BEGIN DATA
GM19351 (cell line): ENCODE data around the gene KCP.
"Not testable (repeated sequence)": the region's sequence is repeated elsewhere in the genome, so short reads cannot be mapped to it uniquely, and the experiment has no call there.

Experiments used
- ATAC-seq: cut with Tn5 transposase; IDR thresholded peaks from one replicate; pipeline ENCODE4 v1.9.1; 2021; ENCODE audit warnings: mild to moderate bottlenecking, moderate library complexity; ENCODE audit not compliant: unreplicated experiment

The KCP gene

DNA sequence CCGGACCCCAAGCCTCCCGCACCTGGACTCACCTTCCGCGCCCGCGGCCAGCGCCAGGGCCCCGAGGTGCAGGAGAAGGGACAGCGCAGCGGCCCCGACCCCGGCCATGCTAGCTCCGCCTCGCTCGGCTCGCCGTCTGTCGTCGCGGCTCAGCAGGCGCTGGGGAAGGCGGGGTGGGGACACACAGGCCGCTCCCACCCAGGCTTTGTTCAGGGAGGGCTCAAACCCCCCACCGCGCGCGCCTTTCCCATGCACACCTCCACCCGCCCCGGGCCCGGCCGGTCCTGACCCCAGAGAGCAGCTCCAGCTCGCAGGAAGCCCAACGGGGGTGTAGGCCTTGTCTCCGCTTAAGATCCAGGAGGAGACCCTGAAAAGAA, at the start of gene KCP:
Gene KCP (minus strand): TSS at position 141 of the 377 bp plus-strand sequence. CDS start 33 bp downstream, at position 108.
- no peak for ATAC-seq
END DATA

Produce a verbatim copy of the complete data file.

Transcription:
GM19351 (cell line): ENCODE data around the gene KCP.
"Not testable (repeated sequence)": the region's sequence is repeated elsewhere in the genome, so short reads cannot be mapped to it uniquely, and the experiment has no call there.

Experiments used
- ATAC-seq: cut with Tn5 transposase; IDR thresholded peaks from one replicate; pipeline ENCODE4 v1.9.1; 2021; ENCODE audit warnings: mild to moderate bottlenecking, moderate library complexity; ENCODE audit not compliant: unreplicated experiment

The KCP gene

DNA sequence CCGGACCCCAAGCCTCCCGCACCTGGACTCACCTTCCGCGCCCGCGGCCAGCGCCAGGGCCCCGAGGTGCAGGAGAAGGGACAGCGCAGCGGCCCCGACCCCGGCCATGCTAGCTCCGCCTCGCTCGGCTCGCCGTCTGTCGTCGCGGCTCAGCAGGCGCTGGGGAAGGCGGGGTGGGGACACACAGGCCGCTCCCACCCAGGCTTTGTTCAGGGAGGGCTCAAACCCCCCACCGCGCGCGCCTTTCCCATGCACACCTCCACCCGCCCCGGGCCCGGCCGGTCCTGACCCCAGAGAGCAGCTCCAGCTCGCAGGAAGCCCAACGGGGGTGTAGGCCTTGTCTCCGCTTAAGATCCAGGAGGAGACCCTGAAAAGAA, at the start of gene KCP:
Gene KCP (minus strand): TSS at position 141 of the 377 bp plus-strand sequence. CDS start 33 bp downstream, at position 108.
- no peak for ATAC-seq